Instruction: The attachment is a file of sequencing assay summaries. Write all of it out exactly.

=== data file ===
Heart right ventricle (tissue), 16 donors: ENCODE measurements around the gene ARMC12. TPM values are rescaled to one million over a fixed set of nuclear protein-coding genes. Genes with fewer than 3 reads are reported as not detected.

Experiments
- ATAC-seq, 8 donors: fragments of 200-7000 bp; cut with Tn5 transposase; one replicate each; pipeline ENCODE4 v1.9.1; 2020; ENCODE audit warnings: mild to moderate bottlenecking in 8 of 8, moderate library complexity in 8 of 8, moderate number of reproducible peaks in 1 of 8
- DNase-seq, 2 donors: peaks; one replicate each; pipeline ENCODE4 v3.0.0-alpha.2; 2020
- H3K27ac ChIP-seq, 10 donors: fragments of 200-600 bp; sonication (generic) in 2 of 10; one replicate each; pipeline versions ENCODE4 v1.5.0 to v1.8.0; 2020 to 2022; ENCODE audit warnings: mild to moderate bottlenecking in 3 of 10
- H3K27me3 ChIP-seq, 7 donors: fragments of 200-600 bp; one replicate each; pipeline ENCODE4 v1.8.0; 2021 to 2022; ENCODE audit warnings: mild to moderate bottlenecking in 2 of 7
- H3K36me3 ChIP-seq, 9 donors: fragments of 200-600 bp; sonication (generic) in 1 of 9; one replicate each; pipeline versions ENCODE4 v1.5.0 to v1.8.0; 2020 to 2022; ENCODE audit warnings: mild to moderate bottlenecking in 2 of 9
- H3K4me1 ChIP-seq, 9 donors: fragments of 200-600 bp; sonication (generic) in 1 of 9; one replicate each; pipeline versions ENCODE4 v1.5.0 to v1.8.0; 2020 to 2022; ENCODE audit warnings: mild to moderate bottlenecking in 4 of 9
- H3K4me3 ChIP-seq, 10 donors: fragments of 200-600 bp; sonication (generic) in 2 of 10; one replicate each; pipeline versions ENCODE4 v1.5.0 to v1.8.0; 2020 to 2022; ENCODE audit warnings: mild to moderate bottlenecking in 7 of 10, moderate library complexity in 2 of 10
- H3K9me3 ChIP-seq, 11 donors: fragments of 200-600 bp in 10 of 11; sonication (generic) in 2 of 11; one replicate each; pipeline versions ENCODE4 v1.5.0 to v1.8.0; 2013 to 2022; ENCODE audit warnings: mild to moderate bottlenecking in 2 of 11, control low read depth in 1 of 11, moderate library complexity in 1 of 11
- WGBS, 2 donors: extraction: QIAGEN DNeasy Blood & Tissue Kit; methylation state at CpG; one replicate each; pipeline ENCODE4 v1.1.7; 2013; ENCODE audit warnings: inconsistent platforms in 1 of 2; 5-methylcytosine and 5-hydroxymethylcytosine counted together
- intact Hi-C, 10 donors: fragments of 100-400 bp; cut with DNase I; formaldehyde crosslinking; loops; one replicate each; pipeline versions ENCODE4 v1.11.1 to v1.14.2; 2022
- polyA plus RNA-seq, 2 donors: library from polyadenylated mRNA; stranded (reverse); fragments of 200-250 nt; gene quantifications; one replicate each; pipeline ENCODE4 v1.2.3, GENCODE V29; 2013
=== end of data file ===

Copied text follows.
Heart right ventricle (tissue), 16 donors: ENCODE measurements around the gene ARMC12. TPM values are rescaled to one million over a fixed set of nuclear protein-coding genes. Genes with fewer than 3 reads are reported as not detected.

Experiments
- ATAC-seq, 8 donors: fragments of 200-7000 bp; cut with Tn5 transposase; one replicate each; pipeline ENCODE4 v1.9.1; 2020; ENCODE audit warnings: mild to moderate bottlenecking in 8 of 8, moderate library complexity in 8 of 8, moderate number of reproducible peaks in 1 of 8
- DNase-seq, 2 donors: peaks; one replicate each; pipeline ENCODE4 v3.0.0-alpha.2; 2020
- H3K27ac ChIP-seq, 10 donors: fragments of 200-600 bp; sonication (generic) in 2 of 10; one replicate each; pipeline versions ENCODE4 v1.5.0 to v1.8.0; 2020 to 2022; ENCODE audit warnings: mild to moderate bottlenecking in 3 of 10
- H3K27me3 ChIP-seq, 7 donors: fragments of 200-600 bp; one replicate each; pipeline ENCODE4 v1.8.0; 2021 to 2022; ENCODE audit warnings: mild to moderate bottlenecking in 2 of 7
- H3K36me3 ChIP-seq, 9 donors: fragments of 200-600 bp; sonication (generic) in 1 of 9; one replicate each; pipeline versions ENCODE4 v1.5.0 to v1.8.0; 2020 to 2022; ENCODE audit warnings: mild to moderate bottlenecking in 2 of 9
- H3K4me1 ChIP-seq, 9 donors: fragments of 200-600 bp; sonication (generic) in 1 of 9; one replicate each; pipeline versions ENCODE4 v1.5.0 to v1.8.0; 2020 to 2022; ENCODE audit warnings: mild to moderate bottlenecking in 4 of 9
- H3K4me3 ChIP-seq, 10 donors: fragments of 200-600 bp; sonication (generic) in 2 of 10; one replicate each; pipeline versions ENCODE4 v1.5.0 to v1.8.0; 2020 to 2022; ENCODE audit warnings: mild to moderate bottlenecking in 7 of 10, moderate library complexity in 2 of 10
- H3K9me3 ChIP-seq, 11 donors: fragments of 200-600 bp in 10 of 11; sonication (generic) in 2 of 11; one replicate each; pipeline versions ENCODE4 v1.5.0 to v1.8.0; 2013 to 2022; ENCODE audit warnings: mild to moderate bottlenecking in 2 of 11, control low read depth in 1 of 11, moderate library complexity in 1 of 11
- WGBS, 2 donors: extraction: QIAGEN DNeasy Blood & Tissue Kit; methylation state at CpG; one replicate each; pipeline ENCODE4 v1.1.7; 2013; ENCODE audit warnings: inconsistent platforms in 1 of 2; 5-methylcytosine and 5-hydroxymethylcytosine counted together
- intact Hi-C, 10 donors: fragments of 100-400 bp; cut with DNase I; formaldehyde crosslinking; loops; one replicate each; pipeline versions ENCODE4 v1.11.1 to v1.14.2; 2022
- polyA plus RNA-seq, 2 donors: library from polyadenylated mRNA; stranded (reverse); fragments of 200-250 nt; gene quantifications; one replicate each; pipeline ENCODE4 v1.2.3, GENCODE V29; 2013